The First Captive Killer Whales - A Changing Attitude

The attitude towards killer whales finally begain to change when whales were first captured for oceaniums and we began to learn about killer whales as individuals.

The first killer whale capture was in 1961 by Marineland of the Pacific in California. They captured a sick, disoriented mature female in Newport Harbor, California. Two days after the introduction into her tank, she smashed her rostrum head-on into the tanks' wall and died.

The next captive killer whale was in 1964. This did not start out as a live capture, but eventually ended up as the first whale to be kept in captivity for a period of time. A sculptor by the name of Samuel Burich was commissioned in 1964 by the Vancouver Aquarium to go out and kill a killer whale and fashion a life-sized model of it for the aquariums' new British Columbia hall. Burich harpooned a 15-foot long, 1-ton whale near East Point, Saturna Island in British Columbia. When the whale did not die immediately, even after being shot, the aquarium director, Murray Newman, decided to keep the killer whale alive and tow the whale back to Vancouver, British Columbia - a 20-mile journey. He used the harpoon line attached to the base of the whales dorsal fin as the tow line. The harpooned whale that was towed to Vancouver was named Moby Doll (although later they found out it was male). People were surprised by Moby Dolls docility. Moby Doll was kept in captivity for 87 days until he died from a skin disease caused by the harbors' low salinity water.

For the first time, newspapers and magazines including Reader's Digest, Life, The Times of London, and the Victoria Times gave some positive press about killer whales. Moby Doll's captivity started a new era for killer whales.

Killer whale captures for exhibition purposes began in the Northwest in 1965. The second capture in the Northwest was an accidental catch of a 24-foot long, 5-ton male who got snared in a fishing net off Namu, British Columbia. The two fishermen who owned the net decided to sell him alive to the first person who gave them a bid.

Ted Griffin, owner of the Seattle Public Aquarium, had dreamed for many years of befriending a killer whale. Killer whales are the largest of the dolphin family, and he was convinced that such a relationship was possible. When Griffin heard of the captured killer whale, he jumped at the opportunity and bought the whale for 8,000 dollars, the cost of replacing the net. He named the whale Namu, after the town if its capture.

The main problem was how to transport Namu 450 miles from Namu B.C. to Seattle, Washington. He solved this problem by building a 60 foot by 40 foot by 16 foot deep floating pen that could be towed by boat to Seattle. The journey southward started in July 1965. When Namu was being towed southward he emitted various scream-like sounds and on the 4th day of the trip, 30-40 killer whales overtook the floating pen and seemingly tried to help Namu. They repeatedly charged the cage, but warned by their built-in sonar they stopped just short of hitting it. After several hours, most of the killer whales disappeared, all except a female and two calves. These three whales were probably Namu's mother and siblings, and they stayed with Namu for 150 miles.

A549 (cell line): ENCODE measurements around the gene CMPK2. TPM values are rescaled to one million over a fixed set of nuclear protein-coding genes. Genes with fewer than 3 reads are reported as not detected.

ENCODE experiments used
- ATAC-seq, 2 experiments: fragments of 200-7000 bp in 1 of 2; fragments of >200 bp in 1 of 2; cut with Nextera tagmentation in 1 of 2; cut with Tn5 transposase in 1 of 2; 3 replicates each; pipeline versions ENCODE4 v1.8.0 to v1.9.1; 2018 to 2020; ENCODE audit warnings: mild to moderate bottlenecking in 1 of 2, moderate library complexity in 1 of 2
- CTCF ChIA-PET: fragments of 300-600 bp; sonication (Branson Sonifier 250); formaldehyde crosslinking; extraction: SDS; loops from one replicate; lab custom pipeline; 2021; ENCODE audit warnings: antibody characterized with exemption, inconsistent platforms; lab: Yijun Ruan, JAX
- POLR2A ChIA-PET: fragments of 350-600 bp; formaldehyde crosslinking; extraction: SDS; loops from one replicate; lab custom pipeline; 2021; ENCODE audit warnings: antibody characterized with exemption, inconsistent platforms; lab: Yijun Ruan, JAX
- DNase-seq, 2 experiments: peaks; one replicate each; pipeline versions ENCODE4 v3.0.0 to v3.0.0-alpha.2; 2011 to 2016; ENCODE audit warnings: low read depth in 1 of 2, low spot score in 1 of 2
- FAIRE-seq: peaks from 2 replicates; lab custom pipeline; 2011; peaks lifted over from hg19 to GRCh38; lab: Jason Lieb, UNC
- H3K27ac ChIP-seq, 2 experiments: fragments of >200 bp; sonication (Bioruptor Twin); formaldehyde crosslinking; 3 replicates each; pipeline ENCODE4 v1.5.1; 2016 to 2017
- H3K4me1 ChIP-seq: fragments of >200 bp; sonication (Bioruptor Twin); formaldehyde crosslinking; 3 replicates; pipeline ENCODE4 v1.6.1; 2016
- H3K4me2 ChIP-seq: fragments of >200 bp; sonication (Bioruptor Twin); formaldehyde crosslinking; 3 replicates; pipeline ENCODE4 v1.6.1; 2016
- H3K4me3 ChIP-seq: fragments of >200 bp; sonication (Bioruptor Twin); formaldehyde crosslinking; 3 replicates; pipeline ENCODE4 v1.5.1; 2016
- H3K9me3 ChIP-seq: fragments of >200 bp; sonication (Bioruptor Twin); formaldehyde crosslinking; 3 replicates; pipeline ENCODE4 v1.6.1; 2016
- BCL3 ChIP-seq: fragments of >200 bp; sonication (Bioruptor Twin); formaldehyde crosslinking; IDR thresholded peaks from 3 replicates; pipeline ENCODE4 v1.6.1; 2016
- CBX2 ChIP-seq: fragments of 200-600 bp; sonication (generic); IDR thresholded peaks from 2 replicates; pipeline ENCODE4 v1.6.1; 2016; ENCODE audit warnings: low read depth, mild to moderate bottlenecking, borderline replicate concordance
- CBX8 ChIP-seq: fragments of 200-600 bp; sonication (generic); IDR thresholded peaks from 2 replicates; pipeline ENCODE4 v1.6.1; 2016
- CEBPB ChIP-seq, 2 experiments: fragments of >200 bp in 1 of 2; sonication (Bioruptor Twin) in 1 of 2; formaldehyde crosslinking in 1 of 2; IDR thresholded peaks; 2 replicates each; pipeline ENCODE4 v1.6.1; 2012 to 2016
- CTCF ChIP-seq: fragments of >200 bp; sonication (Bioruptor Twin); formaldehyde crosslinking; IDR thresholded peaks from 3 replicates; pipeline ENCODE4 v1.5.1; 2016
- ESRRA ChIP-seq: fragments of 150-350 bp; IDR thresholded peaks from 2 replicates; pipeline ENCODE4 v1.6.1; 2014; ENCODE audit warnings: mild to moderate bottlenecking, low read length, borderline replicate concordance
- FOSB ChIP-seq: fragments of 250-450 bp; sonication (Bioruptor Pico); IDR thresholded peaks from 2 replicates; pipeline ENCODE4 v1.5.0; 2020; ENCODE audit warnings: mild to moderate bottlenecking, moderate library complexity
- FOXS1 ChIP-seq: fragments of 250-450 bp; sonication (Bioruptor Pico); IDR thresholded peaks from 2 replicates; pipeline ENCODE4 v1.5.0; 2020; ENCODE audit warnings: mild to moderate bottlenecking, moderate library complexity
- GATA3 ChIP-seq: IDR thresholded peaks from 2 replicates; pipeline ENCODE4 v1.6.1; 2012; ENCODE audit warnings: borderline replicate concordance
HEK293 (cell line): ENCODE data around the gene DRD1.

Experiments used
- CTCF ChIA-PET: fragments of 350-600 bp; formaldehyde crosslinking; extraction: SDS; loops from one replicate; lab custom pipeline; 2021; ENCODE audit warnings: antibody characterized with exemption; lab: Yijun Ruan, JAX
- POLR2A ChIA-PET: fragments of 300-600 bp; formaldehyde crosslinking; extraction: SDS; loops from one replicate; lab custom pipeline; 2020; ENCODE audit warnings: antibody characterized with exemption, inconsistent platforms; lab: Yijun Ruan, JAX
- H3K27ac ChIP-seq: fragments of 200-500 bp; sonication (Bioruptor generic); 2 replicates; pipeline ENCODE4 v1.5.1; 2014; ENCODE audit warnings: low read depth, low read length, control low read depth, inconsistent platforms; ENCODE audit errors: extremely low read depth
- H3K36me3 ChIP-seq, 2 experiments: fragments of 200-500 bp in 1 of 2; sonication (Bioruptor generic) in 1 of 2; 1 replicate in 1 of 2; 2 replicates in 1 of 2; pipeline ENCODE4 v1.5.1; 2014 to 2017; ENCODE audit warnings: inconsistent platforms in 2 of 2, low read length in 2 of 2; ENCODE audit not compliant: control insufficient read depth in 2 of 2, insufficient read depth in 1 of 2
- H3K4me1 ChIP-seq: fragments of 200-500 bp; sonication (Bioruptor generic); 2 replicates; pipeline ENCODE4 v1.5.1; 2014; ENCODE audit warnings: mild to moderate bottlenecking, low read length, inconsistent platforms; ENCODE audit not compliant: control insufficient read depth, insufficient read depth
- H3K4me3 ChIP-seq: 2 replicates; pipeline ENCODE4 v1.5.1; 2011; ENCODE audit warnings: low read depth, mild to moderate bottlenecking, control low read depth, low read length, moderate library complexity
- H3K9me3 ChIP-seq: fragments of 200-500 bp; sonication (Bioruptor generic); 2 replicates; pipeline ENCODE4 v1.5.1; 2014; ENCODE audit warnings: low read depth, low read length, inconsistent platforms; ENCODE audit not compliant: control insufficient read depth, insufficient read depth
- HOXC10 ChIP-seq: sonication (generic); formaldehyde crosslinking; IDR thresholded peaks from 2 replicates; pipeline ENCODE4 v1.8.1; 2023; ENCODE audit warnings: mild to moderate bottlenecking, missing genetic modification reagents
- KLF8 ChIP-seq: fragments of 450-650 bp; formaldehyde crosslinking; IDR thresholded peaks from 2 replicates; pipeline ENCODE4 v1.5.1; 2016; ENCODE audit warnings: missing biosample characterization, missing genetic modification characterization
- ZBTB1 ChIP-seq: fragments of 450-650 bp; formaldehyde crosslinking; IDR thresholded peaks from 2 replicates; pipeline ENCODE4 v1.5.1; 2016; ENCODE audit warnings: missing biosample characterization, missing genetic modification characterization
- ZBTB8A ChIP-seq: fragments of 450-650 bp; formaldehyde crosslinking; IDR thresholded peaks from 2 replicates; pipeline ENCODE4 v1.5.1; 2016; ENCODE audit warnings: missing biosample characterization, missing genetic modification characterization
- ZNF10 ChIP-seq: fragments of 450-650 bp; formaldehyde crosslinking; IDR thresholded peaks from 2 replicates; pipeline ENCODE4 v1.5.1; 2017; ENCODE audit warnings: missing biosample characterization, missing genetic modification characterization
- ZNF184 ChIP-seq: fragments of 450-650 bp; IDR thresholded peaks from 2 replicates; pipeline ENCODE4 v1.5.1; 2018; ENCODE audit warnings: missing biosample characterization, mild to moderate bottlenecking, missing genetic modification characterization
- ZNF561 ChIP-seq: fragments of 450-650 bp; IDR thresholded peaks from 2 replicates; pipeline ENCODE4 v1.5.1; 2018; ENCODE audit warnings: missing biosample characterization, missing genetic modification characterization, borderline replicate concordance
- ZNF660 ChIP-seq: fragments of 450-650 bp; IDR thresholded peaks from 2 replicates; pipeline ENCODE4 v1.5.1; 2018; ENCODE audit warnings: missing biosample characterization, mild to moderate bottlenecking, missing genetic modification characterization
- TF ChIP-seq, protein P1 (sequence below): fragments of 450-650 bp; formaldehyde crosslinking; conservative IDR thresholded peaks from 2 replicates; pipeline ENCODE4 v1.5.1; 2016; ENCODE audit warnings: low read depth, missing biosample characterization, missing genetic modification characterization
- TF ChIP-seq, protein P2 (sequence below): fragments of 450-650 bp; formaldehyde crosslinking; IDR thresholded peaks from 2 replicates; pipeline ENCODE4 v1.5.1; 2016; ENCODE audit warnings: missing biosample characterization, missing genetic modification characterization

Namu was an instant success when he arrived on July 28 1965, in Rich Cove, 12 miles west of Seattle WA. Namu's first Sunday at Rich Cove attracted 5,000 people, and by September the number of people who visited Namu exceeded 120,000. They all came to see the 'killer turned tame'.

Griffin wanted to dispel the notion that killer whales are blood thirsty predators whose only desire is to kill. Griffin knew that in order to prove this attitude wrong, he had to meet Namu on his own terms and in his own environment. Griffin decided that to demonstrate the friendliness of Namu, he had to swim with him. When people heard of Griffin's plan to swim with Namu, they told him that 'swimming with a killer whale is like risking death'.

Before attempting the first swim ever with a wild killer whale, Griffin observed Namu's every move, studied his behavior, and noted his moods. Griffin reasoned that fear would not be a cause for aggression, since killer whales have no natural enemies in the wild. Namu should instead regard Griffin with curiosity.

Griffin first entered the water with Namu on August 27 1965, just one month after Namu arrived at Rich Cove. Griffin approached Namu with a short handled brush. Namu did not move, so Griffin scrubbed Namu's head, nose and chin. Later in the day Griffin slid onto Namu's back and from that day on Griffin and Namu became inseparable. Griffin commented on his relationshop with Namu: